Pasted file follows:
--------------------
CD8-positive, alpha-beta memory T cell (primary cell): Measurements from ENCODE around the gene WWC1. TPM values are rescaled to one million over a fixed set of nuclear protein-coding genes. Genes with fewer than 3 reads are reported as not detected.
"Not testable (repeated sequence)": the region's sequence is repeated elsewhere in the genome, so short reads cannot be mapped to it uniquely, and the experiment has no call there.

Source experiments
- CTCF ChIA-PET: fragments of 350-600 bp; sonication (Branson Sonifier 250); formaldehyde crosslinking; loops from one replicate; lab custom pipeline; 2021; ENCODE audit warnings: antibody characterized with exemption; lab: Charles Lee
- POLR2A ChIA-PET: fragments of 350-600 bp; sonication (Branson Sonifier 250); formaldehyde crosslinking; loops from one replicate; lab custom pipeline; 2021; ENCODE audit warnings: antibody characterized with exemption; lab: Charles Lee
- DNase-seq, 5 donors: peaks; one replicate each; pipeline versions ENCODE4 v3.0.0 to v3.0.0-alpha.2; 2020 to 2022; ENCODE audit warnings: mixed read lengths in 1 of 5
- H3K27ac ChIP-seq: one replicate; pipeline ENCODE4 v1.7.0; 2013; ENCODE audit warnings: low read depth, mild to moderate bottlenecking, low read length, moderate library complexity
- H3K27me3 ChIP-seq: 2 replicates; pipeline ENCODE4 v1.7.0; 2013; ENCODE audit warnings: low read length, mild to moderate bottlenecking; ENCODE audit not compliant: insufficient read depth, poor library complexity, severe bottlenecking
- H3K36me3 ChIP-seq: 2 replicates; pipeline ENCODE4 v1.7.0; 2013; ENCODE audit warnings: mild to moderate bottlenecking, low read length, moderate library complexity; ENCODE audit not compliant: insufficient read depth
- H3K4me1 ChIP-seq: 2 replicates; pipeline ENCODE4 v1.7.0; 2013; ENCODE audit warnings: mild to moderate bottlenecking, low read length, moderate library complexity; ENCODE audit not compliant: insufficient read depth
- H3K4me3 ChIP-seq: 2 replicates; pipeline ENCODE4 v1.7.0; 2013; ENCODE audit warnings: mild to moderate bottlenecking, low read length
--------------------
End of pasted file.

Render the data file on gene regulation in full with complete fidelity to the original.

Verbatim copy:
CD8-positive, alpha-beta memory T cell (primary cell): Measurements from ENCODE around the gene WWC1. TPM values are rescaled to one million over a fixed set of nuclear protein-coding genes. Genes with fewer than 3 reads are reported as not detected.
"Not testable (repeated sequence)": the region's sequence is repeated elsewhere in the genome, so short reads cannot be mapped to it uniquely, and the experiment has no call there.

Source experiments
- CTCF ChIA-PET: fragments of 350-600 bp; sonication (Branson Sonifier 250); formaldehyde crosslinking; loops from one replicate; lab custom pipeline; 2021; ENCODE audit warnings: antibody characterized with exemption; lab: Charles Lee
- POLR2A ChIA-PET: fragments of 350-600 bp; sonication (Branson Sonifier 250); formaldehyde crosslinking; loops from one replicate; lab custom pipeline; 2021; ENCODE audit warnings: antibody characterized with exemption; lab: Charles Lee
- DNase-seq, 5 donors: peaks; one replicate each; pipeline versions ENCODE4 v3.0.0 to v3.0.0-alpha.2; 2020 to 2022; ENCODE audit warnings: mixed read lengths in 1 of 5
- H3K27ac ChIP-seq: one replicate; pipeline ENCODE4 v1.7.0; 2013; ENCODE audit warnings: low read depth, mild to moderate bottlenecking, low read length, moderate library complexity
- H3K27me3 ChIP-seq: 2 replicates; pipeline ENCODE4 v1.7.0; 2013; ENCODE audit warnings: low read length, mild to moderate bottlenecking; ENCODE audit not compliant: insufficient read depth, poor library complexity, severe bottlenecking
- H3K36me3 ChIP-seq: 2 replicates; pipeline ENCODE4 v1.7.0; 2013; ENCODE audit warnings: mild to moderate bottlenecking, low read length, moderate library complexity; ENCODE audit not compliant: insufficient read depth
- H3K4me1 ChIP-seq: 2 replicates; pipeline ENCODE4 v1.7.0; 2013; ENCODE audit warnings: mild to moderate bottlenecking, low read length, moderate library complexity; ENCODE audit not compliant: insufficient read depth
- H3K4me3 ChIP-seq: 2 replicates; pipeline ENCODE4 v1.7.0; 2013; ENCODE audit warnings: mild to moderate bottlenecking, low read length